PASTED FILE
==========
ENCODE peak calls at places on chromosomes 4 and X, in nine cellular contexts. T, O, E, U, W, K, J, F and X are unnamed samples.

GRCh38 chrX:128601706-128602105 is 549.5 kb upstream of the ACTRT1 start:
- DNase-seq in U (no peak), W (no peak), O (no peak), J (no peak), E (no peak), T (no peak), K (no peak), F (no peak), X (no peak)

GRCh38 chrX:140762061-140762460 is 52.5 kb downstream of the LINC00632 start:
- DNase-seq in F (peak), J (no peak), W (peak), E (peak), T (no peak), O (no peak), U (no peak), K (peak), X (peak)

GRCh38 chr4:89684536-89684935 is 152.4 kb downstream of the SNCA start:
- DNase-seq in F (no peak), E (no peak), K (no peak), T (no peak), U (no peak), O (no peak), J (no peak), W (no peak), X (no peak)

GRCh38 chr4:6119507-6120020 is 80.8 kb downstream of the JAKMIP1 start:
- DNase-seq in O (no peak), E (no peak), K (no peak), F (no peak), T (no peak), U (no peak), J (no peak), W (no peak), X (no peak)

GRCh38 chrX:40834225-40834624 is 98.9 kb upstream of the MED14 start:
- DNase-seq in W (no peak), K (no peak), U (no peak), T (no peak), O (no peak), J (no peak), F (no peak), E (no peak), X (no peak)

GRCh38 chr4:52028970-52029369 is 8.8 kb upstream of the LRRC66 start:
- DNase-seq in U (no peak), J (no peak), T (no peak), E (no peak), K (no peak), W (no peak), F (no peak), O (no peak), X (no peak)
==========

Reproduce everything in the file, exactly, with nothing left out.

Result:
ENCODE peak calls at places on chromosomes 4 and X, in nine cellular contexts. T, O, E, U, W, K, J, F and X are unnamed samples.

GRCh38 chrX:128601706-128602105 is 549.5 kb upstream of the ACTRT1 start:
- DNase-seq in U (no peak), W (no peak), O (no peak), J (no peak), E (no peak), T (no peak), K (no peak), F (no peak), X (no peak)

GRCh38 chrX:140762061-140762460 is 52.5 kb downstream of the LINC00632 start:
- DNase-seq in F (peak), J (no peak), W (peak), E (peak), T (no peak), O (no peak), U (no peak), K (peak), X (peak)

GRCh38 chr4:89684536-89684935 is 152.4 kb downstream of the SNCA start:
- DNase-seq in F (no peak), E (no peak), K (no peak), T (no peak), U (no peak), O (no peak), J (no peak), W (no peak), X (no peak)

GRCh38 chr4:6119507-6120020 is 80.8 kb downstream of the JAKMIP1 start:
- DNase-seq in O (no peak), E (no peak), K (no peak), F (no peak), T (no peak), U (no peak), J (no peak), W (no peak), X (no peak)

GRCh38 chrX:40834225-40834624 is 98.9 kb upstream of the MED14 start:
- DNase-seq in W (no peak), K (no peak), U (no peak), T (no peak), O (no peak), J (no peak), F (no peak), E (no peak), X (no peak)

GRCh38 chr4:52028970-52029369 is 8.8 kb upstream of the LRRC66 start:
- DNase-seq in U (no peak), J (no peak), T (no peak), E (no peak), K (no peak), W (no peak), F (no peak), O (no peak), X (no peak)